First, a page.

This is what my right scapula looked like at that point in time:

Winging scapula (R)

As you can see, the right one is sticking out quite a bit more than the left one while both arms are in the same position against the wall in front of me.  What I know now is that where you can see the entire outline as it curves around and under is actually visible because there should be a muscle there.  Dr Kibler calls it a 'divot' - where the muscle has atrophied, and the 'hole' is visible.  You can also see it is in an entirely different position from the left one - with nothing to 'pull' it into place and hold it in the correct position in relation to my spine (which is also not in a good position here).  The scapula is a 'floating bone' held in place by 18 different muscles - when it is not in the right position, it really really hurts!!

Regardless of the unusual injury and diagnosis, even looking at this now (right now, for the first time in a long time), I can't BELIEVE that I saw so many doctors who told me there was nothing wrong with me! I simply do not understand why further investigation was not deemed necessary. 

I remember a Skype chat with my parents after an appointment with one specialist. It was a terrible appointment.  I was absolutely distraught - upset at being dismissed again, and at being badly treated.

On this particular Skype conversation, as we chatted through my sobbing, my Mum asked me: "Do you think there is something wrong?"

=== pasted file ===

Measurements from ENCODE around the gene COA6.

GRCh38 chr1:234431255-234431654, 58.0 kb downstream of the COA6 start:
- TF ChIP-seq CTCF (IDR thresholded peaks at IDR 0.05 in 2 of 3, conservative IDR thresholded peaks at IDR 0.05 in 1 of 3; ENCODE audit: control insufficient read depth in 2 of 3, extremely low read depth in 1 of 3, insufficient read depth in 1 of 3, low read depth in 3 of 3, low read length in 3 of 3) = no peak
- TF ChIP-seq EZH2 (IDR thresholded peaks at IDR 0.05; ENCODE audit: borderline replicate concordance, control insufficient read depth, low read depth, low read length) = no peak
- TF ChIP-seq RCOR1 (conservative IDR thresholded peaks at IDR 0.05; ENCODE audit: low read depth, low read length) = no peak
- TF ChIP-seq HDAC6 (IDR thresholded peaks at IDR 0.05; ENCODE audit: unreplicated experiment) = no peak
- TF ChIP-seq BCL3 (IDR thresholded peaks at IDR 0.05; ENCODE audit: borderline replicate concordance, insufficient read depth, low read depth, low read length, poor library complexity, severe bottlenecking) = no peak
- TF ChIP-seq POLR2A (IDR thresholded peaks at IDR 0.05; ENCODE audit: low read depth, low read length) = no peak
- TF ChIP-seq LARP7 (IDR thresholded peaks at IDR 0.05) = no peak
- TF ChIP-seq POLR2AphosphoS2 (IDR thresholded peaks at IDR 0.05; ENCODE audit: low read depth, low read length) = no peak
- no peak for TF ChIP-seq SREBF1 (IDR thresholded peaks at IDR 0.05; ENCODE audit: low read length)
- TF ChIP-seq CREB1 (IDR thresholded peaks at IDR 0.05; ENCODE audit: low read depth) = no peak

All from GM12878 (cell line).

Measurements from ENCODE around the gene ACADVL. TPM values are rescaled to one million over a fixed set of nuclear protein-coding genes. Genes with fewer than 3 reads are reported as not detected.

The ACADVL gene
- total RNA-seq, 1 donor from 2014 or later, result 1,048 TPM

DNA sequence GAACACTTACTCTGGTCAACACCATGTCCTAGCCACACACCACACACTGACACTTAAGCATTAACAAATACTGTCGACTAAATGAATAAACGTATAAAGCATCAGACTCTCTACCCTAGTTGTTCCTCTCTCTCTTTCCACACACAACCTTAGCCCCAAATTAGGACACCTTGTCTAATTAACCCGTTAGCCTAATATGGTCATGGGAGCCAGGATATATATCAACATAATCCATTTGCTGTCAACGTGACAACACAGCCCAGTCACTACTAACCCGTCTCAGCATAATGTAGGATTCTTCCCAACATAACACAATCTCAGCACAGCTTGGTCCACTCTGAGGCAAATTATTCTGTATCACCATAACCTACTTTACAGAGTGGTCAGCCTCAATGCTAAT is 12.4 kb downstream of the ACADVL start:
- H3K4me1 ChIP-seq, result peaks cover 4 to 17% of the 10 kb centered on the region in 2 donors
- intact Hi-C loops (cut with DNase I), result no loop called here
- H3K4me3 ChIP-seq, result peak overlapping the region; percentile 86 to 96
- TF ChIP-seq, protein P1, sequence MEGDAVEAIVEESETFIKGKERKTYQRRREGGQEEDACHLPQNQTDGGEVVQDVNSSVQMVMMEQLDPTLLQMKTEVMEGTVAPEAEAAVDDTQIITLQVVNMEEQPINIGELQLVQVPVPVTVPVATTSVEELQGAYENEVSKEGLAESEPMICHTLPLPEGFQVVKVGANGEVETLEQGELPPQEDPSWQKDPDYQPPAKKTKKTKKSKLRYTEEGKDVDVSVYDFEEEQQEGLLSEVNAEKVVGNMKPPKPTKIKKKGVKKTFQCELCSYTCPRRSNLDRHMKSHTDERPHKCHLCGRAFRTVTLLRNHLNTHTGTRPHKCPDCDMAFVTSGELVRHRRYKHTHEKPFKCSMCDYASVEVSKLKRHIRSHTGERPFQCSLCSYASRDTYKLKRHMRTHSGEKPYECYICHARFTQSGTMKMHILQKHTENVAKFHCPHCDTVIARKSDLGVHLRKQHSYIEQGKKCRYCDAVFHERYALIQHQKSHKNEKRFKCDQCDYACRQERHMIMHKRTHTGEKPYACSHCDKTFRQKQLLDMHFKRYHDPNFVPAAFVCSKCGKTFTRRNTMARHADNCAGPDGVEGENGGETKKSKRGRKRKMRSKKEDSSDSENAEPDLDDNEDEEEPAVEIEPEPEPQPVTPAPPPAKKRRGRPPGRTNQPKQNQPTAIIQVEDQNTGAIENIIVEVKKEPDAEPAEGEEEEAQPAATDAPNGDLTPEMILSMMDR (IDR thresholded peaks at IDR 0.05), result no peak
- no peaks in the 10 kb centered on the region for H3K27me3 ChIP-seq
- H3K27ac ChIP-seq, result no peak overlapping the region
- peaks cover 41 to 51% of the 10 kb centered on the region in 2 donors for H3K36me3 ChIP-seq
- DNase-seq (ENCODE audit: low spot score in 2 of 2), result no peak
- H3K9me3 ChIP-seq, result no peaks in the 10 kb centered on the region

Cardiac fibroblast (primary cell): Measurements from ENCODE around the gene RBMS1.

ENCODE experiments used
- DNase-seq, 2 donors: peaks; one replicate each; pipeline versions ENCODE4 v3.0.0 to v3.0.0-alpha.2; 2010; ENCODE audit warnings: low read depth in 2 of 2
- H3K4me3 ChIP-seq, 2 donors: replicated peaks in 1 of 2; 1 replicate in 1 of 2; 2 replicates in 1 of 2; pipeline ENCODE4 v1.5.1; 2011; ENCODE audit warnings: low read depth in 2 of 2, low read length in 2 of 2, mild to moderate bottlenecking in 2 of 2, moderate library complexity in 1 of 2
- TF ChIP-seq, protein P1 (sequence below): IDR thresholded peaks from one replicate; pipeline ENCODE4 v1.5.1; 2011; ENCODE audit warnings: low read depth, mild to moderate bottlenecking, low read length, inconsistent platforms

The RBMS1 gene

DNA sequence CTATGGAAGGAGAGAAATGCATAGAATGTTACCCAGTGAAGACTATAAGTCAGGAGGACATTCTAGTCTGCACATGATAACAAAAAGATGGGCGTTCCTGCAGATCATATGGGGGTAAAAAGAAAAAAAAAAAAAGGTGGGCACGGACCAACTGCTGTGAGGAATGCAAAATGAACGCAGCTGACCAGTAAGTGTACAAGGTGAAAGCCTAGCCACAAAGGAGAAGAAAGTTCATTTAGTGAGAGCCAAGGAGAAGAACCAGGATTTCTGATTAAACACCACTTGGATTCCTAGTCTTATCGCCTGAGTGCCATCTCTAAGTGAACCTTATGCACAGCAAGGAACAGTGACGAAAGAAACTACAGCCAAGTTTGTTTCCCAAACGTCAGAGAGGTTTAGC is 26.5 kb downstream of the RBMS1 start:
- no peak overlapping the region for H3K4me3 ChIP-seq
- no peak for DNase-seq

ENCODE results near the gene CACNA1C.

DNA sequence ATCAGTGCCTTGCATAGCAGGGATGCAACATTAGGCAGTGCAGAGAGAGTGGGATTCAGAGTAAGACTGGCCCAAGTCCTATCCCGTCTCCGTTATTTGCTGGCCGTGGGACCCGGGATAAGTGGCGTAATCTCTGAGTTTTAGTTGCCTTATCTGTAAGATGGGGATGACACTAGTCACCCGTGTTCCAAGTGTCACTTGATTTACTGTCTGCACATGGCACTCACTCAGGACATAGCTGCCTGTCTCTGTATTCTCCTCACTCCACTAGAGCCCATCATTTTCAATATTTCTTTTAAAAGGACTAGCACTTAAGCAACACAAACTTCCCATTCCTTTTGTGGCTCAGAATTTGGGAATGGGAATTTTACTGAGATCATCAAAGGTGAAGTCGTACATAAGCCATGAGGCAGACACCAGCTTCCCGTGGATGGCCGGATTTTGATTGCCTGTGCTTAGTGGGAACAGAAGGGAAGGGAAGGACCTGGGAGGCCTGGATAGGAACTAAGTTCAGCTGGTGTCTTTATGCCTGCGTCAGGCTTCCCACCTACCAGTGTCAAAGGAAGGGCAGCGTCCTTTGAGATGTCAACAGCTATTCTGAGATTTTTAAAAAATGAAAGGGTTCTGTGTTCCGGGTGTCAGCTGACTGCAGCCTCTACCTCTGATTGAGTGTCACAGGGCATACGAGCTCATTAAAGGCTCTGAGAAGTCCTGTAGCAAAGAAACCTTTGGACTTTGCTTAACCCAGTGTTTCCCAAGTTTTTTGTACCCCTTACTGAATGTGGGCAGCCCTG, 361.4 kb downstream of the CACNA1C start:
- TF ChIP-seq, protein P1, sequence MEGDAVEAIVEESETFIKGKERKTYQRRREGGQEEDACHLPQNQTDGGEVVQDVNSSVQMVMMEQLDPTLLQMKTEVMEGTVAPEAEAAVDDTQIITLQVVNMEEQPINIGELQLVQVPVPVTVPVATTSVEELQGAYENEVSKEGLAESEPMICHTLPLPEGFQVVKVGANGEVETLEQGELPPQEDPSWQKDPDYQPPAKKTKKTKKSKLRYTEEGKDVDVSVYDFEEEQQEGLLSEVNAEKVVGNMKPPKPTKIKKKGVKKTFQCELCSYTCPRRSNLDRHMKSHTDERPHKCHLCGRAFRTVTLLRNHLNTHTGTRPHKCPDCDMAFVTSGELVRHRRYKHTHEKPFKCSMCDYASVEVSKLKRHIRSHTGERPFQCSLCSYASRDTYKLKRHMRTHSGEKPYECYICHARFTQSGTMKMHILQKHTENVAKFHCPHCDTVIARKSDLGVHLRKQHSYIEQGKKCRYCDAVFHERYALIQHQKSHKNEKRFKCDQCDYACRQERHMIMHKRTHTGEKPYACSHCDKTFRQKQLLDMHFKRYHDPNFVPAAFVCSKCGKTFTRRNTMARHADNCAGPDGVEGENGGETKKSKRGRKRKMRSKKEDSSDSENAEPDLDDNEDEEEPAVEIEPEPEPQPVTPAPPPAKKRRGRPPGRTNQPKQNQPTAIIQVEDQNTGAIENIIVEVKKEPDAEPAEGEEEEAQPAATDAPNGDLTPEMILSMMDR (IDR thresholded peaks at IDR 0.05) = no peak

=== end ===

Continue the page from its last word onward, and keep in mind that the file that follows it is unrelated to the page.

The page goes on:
I replied without hesitation, "Yes." I knew something was seriously wrong - I hadn't been able to use my right arm for nearly 5 months.  Even when I attempted small movements, I did not know if my shoulder was moving unless I was looking in a mirror.  It wasn't.

 "We'll get to the bottom of it somehow." she said.

I think I should send this, with my surgical report
 (and now my detailed nerve scans) to several doctors.

The other thing I remember from that chat is a ridiculous conversation with my Dad - probably trying to make me laugh (I think), and - one of those rare occasions - succeeding.

Dad: "It's a shame you don't smoke or we could send you some marijuana"

(Marijuana isn't legal in Pennsylvania, although I think perhaps it had just been legalised in New Jersey - with very strict medical restrictions - I have no idea what he was thinking... never mind international posting, customs etc.  And I'm guessing that's the only time in his life he has ever used the phrase "it's a shame you don't smoke". Ever.)

Despite the utter nonsensical comment in its entirety, my Mum and I both replied instantly with: "You don't have to smoke to use marijuana." 
(I'm really not sure why THAT was the part we BOTH saw necessary to point out first; there were many flaws in his 'plan'.... least of all being that I am very sure he has NO idea how he would get any!)